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We recently published a survey to find out how many of you could spot the real email from the fake. How did you do? 

Find out with the answers and tips below…

Email 1:


  • ‘Dear Customer’ – if you’re an Amazon account holder, Amazon will already have your details, and will use your name
  • Language – the big give-away in the majority of phishing emails is the terrible use of the English language
  • Instructions – Pay close attention to what the email asks you to do. In this case, it says that there was a security problem with your account and you need to click through. Never enter details on the first page you go to from a link – browse the site a bit (scammers only build a fake page, not a fake site) then login




Email 2:

Email 2


  • The link – It may look real, but by hovering over it and right clicking, you’ll be able to select ‘Properties’ from the context menu to bring up the ‘Element Properties’ window. In this case, the link that appears in ‘Element Properties’ is different to the one displayed in the email
  • ‘Dear eBay member’ – In all eBay communications, they will use your account name




Email 3:

Email 3


  • ‘Dear Customer’ – PayPal emails will always address you by your first and last name, or the business name you registered with on PayPal
  • Password – PayPal will also never ask you for your account passwords in an email






Email 4:

Email 4


  • Links – LinkedIn will never send you an email asking you to click any link, other than to go to view the message or adjust your settings
  • Message – LinkedIn will never ask you to confirm your email address whilst it is working. It will, however, email you the moment your email address bounces or fails. It will let you know that it has bounced, not ask you to confirm it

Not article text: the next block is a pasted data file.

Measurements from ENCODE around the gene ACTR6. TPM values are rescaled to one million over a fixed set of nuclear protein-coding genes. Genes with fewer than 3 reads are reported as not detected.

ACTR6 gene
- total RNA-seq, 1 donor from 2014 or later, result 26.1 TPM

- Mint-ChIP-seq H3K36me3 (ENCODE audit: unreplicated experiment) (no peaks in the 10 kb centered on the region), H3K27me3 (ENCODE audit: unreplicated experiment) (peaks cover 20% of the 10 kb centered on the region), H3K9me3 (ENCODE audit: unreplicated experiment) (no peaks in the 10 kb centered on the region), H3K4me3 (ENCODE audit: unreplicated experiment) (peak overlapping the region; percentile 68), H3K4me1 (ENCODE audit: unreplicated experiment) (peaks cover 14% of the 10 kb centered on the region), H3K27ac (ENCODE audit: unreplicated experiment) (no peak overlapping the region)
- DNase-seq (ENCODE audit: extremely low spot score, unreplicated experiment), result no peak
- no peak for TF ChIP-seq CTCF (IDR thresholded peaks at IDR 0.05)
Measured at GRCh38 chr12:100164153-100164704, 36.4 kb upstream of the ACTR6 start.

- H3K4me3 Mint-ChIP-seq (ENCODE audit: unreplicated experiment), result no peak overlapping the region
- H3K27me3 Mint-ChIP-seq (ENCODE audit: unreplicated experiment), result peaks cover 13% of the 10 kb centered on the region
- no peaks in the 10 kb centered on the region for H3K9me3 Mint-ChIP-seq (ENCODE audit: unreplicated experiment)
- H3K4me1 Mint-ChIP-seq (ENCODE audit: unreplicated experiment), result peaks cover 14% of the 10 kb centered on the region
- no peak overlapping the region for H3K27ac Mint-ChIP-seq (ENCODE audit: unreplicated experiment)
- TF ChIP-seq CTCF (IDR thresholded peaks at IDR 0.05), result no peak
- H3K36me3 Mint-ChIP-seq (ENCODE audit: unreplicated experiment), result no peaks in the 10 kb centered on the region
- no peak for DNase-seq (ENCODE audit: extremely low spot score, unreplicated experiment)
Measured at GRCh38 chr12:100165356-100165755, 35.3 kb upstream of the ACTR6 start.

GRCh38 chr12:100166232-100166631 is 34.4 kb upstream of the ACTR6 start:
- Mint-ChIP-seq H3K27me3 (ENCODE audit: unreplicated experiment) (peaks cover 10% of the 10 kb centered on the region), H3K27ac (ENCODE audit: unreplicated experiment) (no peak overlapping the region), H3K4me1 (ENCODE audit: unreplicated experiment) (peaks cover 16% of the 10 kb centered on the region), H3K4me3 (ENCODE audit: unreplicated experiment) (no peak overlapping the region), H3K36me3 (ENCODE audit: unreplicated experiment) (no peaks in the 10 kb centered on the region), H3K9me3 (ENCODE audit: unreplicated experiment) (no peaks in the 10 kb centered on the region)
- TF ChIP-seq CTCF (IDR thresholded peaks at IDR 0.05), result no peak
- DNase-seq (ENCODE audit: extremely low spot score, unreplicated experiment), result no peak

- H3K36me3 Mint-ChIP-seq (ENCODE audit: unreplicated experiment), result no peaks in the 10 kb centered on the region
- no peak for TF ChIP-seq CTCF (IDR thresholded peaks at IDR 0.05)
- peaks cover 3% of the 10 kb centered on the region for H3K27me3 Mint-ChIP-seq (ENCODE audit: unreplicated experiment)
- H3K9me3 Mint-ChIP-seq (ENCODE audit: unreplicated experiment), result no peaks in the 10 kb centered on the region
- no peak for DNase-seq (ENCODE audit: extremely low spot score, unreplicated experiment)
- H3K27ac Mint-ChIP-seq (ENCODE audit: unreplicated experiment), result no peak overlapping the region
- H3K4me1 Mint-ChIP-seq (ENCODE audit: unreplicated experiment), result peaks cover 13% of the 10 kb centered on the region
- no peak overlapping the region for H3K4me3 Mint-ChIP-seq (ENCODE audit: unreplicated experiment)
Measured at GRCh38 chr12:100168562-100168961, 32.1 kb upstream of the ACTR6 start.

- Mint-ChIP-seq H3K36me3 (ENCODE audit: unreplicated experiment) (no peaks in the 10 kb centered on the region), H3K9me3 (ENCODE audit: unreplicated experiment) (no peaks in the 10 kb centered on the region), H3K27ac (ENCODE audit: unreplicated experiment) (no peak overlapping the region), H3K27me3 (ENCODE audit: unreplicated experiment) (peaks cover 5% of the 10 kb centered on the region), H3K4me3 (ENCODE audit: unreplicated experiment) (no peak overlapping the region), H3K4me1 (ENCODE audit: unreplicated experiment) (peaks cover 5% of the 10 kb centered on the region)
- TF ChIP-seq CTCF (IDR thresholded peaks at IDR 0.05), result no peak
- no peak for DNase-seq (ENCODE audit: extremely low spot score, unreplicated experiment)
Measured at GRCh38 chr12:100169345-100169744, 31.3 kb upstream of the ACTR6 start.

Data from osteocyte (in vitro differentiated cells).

Email 5:

Email 5


  • ‘Dear Apple Customer’ – Apple emails will greet you by your name or Apple email account name
  • Details – The iTunes Store or Apple will never ask you to provide personal information (such as credit card information)
  • Message – Apple will never ask you to provide so many details in response to an email (questions identified in the form)
  • Attachment – Emails that contain attachments to non-Apple websites are from other sources other than Apple, they’ll be malicious and shouldn’t be opened





Email 6:

Email 6


  • Name – LinkedIn emails always address you by name
  • From – The email address in the ‘from’ email section is genuine and not a mixture of numbers and letters
  • Content – the email is low risk – it doesn’t ask for anything that would be useful to a scammer.





So there you have it, some of our top tips to help you determine the legitimacy of emails. To share the survey and test your colleagues, visit:

For more information how Conosco can protect you and your business, contact 020 3507 0418 or

Congratulations to the Amazon voucher winners:

  • John Rushton
  • Neil Moulding
  • Michael Dear
  • Selvin Cooppen
  • Blair Williamson
  • Tony
  • Greg Taylor
  • Miguel Luna
  • Steve Hall
  • Tony Kenyon
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Let’s take your business further

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